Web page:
A new smartphone app, developed by researchers at Penn State in the US, graphs caffeine's effect on your body throughout the course of the day, so you'll know if that afternoon cuppa will keep you awake at night.
To plot caffeine's effect with the app, dubbed Caffeine Zone 2, type in information about how much caffeine you drank (coffee, tea, soda, etc.), or plan to drink, and when you plan to have a caffeinated beverage and how fast you plan to drink it.
After you make your selections, the app generates a line chart of your predicted caffeine levels for the next 24 hours -- such as whether or not your caffeine level will make you feel mentally alert or if it will cause problems with your sleep. The values are adjustable based on individual differences, such as weight, according to a press release last week.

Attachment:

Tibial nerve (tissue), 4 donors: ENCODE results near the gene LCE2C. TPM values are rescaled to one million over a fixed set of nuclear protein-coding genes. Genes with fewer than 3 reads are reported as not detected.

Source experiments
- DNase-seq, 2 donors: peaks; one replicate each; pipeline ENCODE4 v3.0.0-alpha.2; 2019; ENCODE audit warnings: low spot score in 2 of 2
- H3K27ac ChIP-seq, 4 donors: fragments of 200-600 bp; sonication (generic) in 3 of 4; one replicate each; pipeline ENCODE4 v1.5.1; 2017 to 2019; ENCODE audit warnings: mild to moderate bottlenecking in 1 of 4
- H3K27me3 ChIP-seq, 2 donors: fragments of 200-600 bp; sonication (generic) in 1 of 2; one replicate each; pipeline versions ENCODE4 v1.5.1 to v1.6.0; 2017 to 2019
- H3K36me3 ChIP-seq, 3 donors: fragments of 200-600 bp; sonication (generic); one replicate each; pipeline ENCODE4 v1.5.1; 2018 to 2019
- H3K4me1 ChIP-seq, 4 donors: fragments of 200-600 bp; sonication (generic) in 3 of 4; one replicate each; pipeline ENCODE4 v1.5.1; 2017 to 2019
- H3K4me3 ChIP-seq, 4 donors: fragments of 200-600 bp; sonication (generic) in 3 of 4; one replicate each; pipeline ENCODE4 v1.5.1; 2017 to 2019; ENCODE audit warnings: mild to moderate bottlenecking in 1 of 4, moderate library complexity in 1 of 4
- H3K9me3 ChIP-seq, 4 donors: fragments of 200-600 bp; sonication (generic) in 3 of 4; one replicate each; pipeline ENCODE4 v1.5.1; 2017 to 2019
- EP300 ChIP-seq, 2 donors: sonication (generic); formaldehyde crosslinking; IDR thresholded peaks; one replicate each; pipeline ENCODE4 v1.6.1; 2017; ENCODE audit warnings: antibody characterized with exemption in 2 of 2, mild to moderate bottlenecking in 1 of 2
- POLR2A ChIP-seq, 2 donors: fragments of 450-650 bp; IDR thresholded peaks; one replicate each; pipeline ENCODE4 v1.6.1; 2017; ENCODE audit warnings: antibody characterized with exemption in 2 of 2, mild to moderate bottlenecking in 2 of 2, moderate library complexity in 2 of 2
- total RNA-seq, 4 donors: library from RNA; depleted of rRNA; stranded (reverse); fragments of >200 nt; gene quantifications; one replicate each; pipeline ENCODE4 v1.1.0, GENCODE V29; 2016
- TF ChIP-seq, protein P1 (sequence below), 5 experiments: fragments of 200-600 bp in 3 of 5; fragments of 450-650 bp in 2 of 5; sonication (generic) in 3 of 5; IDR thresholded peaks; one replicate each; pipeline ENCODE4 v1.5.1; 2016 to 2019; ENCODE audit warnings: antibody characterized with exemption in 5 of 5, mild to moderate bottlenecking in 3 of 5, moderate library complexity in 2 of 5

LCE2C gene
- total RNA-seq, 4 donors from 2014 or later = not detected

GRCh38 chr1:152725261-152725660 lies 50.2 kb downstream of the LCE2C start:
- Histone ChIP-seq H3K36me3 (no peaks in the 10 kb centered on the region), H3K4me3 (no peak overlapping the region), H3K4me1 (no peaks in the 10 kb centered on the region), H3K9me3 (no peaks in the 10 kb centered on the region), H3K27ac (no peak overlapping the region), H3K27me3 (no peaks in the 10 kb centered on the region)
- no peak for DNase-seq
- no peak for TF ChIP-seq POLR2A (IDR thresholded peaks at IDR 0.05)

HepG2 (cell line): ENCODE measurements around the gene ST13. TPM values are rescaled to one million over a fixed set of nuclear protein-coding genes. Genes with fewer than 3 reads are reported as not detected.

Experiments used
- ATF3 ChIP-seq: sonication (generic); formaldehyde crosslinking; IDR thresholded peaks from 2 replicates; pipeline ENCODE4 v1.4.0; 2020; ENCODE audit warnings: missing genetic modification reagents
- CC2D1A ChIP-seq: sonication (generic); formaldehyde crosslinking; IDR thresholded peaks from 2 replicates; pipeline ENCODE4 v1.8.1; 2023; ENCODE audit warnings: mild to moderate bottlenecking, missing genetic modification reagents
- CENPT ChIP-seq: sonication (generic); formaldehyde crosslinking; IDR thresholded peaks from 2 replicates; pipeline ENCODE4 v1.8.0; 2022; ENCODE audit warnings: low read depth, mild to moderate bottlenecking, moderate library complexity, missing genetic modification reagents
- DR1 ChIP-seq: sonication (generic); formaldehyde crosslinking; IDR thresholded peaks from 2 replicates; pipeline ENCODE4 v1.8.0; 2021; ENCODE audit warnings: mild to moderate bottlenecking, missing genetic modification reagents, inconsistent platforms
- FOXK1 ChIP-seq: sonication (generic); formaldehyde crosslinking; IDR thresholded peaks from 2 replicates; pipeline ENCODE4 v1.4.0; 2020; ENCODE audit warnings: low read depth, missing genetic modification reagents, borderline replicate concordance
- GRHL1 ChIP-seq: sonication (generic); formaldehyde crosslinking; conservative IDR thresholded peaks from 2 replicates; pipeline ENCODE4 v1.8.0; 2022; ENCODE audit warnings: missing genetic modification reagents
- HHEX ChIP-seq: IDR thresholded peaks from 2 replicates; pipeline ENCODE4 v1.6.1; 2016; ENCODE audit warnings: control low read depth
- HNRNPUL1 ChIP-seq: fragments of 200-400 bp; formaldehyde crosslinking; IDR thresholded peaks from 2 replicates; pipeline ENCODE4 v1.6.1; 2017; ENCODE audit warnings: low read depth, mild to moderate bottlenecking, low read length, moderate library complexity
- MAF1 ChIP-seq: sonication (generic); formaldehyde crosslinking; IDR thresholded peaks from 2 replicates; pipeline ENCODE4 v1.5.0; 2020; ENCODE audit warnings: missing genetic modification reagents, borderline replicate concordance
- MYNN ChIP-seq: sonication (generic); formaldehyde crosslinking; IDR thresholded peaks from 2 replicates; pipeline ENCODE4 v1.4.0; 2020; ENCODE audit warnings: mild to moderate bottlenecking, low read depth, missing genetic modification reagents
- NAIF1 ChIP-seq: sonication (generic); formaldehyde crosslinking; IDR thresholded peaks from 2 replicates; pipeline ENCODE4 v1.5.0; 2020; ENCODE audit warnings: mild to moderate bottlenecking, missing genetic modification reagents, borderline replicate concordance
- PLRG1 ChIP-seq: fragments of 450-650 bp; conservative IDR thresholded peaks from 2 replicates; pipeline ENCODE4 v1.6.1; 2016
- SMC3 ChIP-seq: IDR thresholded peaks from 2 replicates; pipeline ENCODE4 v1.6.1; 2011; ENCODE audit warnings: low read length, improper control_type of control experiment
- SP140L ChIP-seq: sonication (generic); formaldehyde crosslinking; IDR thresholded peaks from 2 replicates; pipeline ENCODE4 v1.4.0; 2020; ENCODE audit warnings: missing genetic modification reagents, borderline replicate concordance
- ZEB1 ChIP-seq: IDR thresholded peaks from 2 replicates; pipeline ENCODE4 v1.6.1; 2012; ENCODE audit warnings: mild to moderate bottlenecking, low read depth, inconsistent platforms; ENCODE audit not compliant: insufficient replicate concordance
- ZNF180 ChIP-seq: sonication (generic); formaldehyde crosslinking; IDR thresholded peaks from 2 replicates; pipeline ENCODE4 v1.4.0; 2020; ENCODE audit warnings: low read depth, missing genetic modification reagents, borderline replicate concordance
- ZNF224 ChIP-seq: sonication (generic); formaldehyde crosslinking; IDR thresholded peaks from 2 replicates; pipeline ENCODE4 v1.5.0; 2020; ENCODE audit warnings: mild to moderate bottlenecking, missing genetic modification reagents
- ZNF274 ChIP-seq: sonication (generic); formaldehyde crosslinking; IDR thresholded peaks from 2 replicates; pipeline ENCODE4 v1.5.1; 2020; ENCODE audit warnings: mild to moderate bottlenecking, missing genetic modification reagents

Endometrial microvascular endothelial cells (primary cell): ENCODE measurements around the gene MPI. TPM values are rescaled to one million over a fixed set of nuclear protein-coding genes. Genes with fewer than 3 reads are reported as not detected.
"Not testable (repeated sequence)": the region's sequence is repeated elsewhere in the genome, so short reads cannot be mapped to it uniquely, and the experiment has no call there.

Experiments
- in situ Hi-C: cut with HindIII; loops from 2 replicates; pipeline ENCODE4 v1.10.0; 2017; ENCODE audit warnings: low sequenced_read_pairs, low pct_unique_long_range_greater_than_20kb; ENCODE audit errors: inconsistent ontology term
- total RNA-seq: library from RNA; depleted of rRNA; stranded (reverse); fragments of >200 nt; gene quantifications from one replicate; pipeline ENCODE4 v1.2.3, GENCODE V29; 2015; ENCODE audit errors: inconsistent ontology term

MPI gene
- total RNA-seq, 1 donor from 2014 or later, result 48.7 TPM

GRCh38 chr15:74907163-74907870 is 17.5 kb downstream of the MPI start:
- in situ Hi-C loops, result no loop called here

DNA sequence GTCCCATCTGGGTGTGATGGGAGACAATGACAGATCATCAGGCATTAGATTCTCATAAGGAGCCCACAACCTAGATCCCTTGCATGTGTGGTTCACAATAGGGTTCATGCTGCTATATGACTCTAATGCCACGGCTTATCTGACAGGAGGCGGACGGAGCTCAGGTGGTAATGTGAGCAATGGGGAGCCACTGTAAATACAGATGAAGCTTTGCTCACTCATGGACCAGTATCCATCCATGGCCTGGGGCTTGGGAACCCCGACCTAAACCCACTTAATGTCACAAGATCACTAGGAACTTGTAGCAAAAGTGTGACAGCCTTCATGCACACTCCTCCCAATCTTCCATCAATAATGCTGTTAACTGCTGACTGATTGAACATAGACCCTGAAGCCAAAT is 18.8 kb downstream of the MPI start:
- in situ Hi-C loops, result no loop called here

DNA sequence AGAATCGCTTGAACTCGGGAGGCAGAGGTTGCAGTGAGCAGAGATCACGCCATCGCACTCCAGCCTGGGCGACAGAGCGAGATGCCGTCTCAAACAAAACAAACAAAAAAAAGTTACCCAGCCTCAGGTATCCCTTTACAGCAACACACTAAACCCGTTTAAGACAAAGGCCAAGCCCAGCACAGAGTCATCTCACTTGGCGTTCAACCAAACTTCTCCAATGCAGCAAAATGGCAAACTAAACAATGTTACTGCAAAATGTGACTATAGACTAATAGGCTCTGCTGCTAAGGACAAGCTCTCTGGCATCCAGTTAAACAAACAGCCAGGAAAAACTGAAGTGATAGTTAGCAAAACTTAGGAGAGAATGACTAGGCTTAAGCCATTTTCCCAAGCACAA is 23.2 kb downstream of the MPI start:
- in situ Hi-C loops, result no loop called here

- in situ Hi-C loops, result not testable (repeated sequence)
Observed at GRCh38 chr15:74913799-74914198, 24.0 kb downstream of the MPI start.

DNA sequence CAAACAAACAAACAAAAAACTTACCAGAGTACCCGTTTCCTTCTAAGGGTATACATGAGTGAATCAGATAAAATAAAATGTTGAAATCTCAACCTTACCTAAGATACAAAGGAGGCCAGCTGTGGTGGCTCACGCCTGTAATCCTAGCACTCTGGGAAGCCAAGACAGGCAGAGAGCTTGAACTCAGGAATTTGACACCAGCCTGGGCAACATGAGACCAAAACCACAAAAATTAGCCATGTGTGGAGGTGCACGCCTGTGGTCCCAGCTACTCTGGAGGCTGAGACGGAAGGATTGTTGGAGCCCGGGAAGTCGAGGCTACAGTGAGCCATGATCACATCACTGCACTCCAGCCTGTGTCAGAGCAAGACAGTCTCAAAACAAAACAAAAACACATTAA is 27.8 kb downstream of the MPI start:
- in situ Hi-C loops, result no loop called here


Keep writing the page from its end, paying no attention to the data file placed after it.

"Many people don't understand how caffeine levels in their bloodstream go up and how they go down," researcher and professor Frank Ritter told health website Science Daily in an article on Tuesday. "It's important to understand the effect that caffeine can have at these various levels."
Ritter adds that if you drink a cup of coffee quickly, for example, you'll experience a spike in mental alertness, but enough caffeine can linger in your bloodstream to keep you awake at night.
Both a free version of Caffeine Zone 2 (with ads) and a paid ad-free version ($0.99) are available for the iPhone, iPod Touch and iPad.
An app for Android users that tracks your caffeine intake is Caffeine Tracker, which records the amount of caffeine you consume and "accounts for the natural metabolism" of the caffeine in each drink over time. The caffeine metabolism algorithm takes into account factors such as your weight, whether or not you are pregnant, and if you use oral contraceptives, for example.
For other daily addictions, smokers can check out apps such as Cigarettes Tracker by GigiApps or TobaccoQuitter to keep tabs on your daily cigarette count, craving history, and even financial costs. For alcoholic beverages, you can rely on apps such as AlcoDroid to track your daily drinks and calculate your blood alcohol content.